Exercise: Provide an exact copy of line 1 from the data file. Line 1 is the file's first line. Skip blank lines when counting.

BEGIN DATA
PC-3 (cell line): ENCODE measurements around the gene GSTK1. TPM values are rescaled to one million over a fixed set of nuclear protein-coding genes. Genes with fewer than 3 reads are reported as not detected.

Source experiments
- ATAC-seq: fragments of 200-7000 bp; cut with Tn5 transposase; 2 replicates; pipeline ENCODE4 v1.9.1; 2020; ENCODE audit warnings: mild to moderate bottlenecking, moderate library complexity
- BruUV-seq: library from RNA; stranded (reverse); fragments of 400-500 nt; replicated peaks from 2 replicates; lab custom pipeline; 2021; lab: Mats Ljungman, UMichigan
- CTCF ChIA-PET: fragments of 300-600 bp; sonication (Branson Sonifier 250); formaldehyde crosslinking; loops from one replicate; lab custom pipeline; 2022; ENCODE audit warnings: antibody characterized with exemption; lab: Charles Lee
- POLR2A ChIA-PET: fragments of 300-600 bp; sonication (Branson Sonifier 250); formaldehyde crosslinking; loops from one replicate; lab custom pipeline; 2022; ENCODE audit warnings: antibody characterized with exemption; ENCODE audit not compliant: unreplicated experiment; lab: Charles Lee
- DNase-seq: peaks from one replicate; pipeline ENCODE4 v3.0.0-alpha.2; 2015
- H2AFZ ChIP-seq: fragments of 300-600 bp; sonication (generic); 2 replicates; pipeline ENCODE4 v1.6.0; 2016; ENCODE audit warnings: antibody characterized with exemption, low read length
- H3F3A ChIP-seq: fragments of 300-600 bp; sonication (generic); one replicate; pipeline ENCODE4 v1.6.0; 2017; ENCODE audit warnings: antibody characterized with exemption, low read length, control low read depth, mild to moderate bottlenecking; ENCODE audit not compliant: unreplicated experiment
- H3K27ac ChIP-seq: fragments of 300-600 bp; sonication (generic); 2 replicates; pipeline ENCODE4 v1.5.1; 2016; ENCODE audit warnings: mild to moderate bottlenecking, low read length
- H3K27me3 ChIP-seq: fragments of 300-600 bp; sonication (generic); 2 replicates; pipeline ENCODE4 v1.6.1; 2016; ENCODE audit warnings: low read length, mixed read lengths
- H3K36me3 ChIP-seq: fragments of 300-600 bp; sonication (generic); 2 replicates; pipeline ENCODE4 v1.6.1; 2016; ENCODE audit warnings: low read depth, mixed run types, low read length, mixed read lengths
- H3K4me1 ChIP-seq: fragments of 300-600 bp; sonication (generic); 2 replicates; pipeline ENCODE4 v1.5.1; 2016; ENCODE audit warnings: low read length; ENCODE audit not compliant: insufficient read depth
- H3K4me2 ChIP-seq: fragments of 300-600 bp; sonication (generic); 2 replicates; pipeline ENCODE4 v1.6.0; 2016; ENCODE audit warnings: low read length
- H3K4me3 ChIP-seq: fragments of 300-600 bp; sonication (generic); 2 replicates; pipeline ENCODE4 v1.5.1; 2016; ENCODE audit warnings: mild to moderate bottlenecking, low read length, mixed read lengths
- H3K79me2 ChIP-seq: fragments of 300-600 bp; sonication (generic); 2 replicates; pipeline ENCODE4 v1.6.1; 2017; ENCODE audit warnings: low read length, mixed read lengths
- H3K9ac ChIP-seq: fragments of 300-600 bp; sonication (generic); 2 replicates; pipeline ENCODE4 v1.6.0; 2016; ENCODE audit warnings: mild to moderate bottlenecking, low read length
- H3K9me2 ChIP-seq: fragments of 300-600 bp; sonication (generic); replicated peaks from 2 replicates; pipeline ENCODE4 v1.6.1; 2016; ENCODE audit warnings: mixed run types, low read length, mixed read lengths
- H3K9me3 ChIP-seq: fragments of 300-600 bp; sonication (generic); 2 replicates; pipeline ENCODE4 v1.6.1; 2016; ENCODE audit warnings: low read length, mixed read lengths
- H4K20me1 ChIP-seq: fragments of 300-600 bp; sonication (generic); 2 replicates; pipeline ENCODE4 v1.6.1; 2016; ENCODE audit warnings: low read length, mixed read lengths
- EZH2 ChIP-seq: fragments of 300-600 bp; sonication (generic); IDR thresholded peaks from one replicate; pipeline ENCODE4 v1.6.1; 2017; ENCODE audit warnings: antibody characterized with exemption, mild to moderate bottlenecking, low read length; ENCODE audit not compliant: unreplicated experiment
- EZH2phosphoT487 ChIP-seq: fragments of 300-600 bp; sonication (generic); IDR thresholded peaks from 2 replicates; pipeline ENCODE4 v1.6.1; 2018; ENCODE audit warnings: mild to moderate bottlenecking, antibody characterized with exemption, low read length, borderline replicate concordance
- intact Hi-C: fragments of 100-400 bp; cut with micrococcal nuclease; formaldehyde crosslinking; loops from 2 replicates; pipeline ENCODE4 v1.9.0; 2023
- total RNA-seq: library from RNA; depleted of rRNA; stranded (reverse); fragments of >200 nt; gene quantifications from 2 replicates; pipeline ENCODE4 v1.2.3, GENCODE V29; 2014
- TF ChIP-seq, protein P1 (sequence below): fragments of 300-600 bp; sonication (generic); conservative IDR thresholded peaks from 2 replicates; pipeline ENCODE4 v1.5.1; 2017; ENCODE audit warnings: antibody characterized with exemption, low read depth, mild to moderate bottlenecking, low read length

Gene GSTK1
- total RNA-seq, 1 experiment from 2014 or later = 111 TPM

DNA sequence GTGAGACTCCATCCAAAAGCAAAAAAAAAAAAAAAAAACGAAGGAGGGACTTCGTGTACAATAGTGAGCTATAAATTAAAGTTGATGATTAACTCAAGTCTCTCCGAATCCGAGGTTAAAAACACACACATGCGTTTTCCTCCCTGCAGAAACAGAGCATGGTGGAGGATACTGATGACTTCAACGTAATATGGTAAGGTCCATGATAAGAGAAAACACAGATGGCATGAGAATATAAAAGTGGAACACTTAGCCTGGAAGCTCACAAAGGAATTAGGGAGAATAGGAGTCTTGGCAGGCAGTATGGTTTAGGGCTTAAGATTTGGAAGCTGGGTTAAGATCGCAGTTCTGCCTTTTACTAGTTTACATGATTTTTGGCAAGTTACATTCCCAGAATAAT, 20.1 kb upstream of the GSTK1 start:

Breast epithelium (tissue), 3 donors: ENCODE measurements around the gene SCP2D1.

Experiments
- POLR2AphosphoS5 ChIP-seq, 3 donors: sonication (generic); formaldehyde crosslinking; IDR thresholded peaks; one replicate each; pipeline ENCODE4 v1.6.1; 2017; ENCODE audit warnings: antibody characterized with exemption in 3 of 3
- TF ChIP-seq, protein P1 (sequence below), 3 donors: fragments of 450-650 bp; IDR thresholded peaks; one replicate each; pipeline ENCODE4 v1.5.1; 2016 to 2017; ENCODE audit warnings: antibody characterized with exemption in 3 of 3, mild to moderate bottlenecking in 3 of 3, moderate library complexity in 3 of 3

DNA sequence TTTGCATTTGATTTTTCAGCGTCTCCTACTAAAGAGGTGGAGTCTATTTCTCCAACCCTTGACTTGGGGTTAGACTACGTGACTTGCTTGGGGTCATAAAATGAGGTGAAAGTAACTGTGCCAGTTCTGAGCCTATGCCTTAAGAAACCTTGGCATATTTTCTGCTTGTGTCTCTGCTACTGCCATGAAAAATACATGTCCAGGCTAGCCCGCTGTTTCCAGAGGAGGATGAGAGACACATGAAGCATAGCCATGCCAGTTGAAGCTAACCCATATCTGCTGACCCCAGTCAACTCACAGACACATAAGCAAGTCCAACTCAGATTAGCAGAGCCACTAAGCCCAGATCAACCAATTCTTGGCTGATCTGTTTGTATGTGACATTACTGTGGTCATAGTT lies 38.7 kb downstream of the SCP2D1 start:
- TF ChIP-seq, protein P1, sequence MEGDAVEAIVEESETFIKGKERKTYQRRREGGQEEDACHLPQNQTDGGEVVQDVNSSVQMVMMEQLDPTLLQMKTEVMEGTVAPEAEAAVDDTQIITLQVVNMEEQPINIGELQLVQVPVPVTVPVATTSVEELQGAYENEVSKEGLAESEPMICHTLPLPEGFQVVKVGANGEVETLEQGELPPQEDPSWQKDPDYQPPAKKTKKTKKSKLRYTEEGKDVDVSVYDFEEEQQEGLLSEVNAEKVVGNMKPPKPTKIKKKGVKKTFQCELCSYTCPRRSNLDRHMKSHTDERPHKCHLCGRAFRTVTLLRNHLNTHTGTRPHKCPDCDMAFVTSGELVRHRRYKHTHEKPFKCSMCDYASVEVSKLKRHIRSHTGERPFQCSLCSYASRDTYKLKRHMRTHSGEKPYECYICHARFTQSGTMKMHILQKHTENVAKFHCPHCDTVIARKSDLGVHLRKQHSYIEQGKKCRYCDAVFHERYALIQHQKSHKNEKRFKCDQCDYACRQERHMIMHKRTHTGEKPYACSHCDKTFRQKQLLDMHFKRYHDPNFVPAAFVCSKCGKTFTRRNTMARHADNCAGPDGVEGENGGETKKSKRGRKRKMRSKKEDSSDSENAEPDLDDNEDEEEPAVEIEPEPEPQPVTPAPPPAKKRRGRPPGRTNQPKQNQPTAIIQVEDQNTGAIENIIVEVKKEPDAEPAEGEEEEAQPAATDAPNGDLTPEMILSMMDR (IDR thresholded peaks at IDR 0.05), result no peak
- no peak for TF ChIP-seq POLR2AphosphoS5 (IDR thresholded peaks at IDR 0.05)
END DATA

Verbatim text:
PC-3 (cell line): ENCODE measurements around the gene GSTK1. TPM values are rescaled to one million over a fixed set of nuclear protein-coding genes. Genes with fewer than 3 reads are reported as not detected.